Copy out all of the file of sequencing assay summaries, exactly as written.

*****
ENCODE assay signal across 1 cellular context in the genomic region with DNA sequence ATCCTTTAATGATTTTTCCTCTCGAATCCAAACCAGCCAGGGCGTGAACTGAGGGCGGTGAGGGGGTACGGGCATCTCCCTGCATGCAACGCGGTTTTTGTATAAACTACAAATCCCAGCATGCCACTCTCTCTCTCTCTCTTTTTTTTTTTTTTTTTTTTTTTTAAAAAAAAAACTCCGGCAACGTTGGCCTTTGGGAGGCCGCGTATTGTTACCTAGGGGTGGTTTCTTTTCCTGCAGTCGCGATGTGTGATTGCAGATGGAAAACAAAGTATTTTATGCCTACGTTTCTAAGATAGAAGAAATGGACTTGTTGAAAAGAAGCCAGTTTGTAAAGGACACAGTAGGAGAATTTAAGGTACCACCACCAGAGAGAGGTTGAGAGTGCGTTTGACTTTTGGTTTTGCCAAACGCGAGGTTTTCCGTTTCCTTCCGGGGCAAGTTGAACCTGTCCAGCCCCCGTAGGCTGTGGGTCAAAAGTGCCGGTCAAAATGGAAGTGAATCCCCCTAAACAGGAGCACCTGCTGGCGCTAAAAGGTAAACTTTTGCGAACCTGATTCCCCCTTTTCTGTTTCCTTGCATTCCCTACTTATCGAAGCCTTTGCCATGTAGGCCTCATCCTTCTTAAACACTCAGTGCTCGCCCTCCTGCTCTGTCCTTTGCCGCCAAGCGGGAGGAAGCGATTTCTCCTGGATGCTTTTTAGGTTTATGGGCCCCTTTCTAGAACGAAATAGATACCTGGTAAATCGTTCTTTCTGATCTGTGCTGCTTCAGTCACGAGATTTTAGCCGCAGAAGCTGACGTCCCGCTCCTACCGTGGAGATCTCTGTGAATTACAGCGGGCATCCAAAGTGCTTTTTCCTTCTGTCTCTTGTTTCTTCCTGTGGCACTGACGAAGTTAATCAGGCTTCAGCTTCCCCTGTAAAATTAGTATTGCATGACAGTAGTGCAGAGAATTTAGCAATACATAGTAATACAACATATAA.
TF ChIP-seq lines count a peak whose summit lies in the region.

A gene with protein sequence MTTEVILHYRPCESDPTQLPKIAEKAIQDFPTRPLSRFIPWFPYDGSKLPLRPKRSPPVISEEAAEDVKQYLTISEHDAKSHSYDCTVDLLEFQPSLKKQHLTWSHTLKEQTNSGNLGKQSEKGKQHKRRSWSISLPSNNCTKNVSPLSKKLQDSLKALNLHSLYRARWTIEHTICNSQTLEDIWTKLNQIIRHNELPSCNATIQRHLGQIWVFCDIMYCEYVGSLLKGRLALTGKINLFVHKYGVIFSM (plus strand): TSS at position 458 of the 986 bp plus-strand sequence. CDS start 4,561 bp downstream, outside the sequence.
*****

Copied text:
ENCODE assay signal across 1 cellular context in the genomic region with DNA sequence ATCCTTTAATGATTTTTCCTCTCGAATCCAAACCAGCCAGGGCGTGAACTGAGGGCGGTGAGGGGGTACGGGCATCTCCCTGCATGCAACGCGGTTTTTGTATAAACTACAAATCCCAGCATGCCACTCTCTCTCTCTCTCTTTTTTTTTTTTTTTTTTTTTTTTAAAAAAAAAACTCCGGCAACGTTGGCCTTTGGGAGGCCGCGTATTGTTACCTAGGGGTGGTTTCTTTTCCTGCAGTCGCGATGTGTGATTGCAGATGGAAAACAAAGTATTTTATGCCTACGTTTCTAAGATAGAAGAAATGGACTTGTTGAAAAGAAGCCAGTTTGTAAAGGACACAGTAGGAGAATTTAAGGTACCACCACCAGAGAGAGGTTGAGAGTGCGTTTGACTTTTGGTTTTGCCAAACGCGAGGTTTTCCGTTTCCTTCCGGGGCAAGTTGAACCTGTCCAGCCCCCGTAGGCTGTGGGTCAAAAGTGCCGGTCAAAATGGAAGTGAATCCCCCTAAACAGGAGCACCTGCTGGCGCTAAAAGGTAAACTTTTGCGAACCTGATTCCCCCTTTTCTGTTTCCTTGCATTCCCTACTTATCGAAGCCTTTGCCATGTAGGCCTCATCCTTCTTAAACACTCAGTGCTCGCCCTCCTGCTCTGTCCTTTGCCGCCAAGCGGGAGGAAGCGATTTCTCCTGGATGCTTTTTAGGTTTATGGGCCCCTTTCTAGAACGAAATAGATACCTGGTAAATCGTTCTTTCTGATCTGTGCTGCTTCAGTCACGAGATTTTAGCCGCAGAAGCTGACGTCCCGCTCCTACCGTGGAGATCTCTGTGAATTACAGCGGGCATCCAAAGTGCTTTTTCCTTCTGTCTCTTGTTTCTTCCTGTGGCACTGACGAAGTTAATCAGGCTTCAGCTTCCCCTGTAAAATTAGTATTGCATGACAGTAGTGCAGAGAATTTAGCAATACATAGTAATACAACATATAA.
TF ChIP-seq lines count a peak whose summit lies in the region.

A gene with protein sequence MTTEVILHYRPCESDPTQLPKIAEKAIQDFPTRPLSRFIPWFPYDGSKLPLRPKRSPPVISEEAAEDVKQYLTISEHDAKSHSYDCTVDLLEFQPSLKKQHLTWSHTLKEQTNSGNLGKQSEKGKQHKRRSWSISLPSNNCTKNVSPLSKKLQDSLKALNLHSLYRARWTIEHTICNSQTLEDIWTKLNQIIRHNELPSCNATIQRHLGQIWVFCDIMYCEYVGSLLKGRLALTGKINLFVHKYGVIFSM (plus strand): TSS at position 458 of the 986 bp plus-strand sequence. CDS start 4,561 bp downstream, outside the sequence.